Monday, March 28, 2011
Is There Something We're Missing?
Have we been distracted from the real issue in education?
It seems that in the education sector, there are always new issues that breed new initiatives. When an idea is presented at the right moment, it can garner interest and speed to those who write policy and guide action. Whether the issue is using technology, preventing bullying, engaging boys in learning, differentiating instruction or raising achievement data; something is always on the horizon lingering as the next focus-fix. There is a multitude of issues in education that can be the source of funding, time and professional development - which one is the most important?
The point of the video is to draw a parallel to the current educational climate. Maybe all the aforementioned issues are the way we have distracted ourselves from what our true focus should be...student happiness.
How well does someone learn when they are unhappy compared to when they are happy? Now, focusing on raising student happiness is not an easy task. Perhaps the students in your class need basic needs met (i.e. food, shelter, safety) and providing snacks, consistent personal support and genuine interest in their lives, is the way you will improve student happiness and mental well-being in your room. Maybe your class needs hands-on, tech-based activities and assignments to feel engaged, improve their sense of self-worth, and therefore, feel happy about their accomplishments in school.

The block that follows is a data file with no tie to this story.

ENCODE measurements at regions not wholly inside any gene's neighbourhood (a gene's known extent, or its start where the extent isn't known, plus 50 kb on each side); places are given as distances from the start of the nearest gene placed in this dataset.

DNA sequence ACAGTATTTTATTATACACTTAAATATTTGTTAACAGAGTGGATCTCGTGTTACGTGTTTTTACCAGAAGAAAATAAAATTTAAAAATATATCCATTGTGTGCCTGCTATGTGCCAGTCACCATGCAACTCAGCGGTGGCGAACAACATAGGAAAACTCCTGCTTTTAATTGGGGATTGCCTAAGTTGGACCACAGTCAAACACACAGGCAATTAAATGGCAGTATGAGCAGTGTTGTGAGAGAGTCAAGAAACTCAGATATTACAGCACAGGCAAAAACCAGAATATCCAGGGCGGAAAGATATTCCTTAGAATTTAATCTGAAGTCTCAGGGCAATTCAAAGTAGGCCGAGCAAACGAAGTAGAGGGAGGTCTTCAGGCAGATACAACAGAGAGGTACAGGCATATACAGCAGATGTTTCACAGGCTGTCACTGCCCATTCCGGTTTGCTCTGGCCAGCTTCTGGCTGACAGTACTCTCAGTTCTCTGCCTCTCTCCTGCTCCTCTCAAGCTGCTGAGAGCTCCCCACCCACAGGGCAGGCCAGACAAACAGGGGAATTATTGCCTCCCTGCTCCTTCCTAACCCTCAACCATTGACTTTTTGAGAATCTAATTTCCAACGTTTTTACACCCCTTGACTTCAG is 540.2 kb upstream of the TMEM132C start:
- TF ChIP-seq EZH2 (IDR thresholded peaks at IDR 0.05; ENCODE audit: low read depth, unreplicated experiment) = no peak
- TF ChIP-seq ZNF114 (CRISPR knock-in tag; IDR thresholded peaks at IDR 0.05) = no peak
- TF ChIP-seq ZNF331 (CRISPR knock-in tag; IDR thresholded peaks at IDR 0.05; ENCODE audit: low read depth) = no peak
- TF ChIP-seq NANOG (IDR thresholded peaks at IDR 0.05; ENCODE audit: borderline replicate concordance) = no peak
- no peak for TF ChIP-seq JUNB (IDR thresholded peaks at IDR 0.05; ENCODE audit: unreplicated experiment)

Whatever the specific need, your students will connect, produce and internalize more if they are enjoying their time in your classroom and value their place in your lessons. Some of our students come from horrendous family situations and brutal living conditions, your sole purpose in teaching should be to provide a safe and "utopian-like" environment for every minute they spend with you. After all, these are the students who look forward to school as a place of order and also an opportunity for distraction.
All of identified issues in education have value. But, how might the success we experience as teachers to our students change if every lesson we deliver was precluded by deliberate thought about how students might enjoy what they are doing? If they find happiness in something, they will attach to it - that's your motivation.
Let's expose the gorilla and have some fun. The students probably won't see it coming - and they surely won't forget it.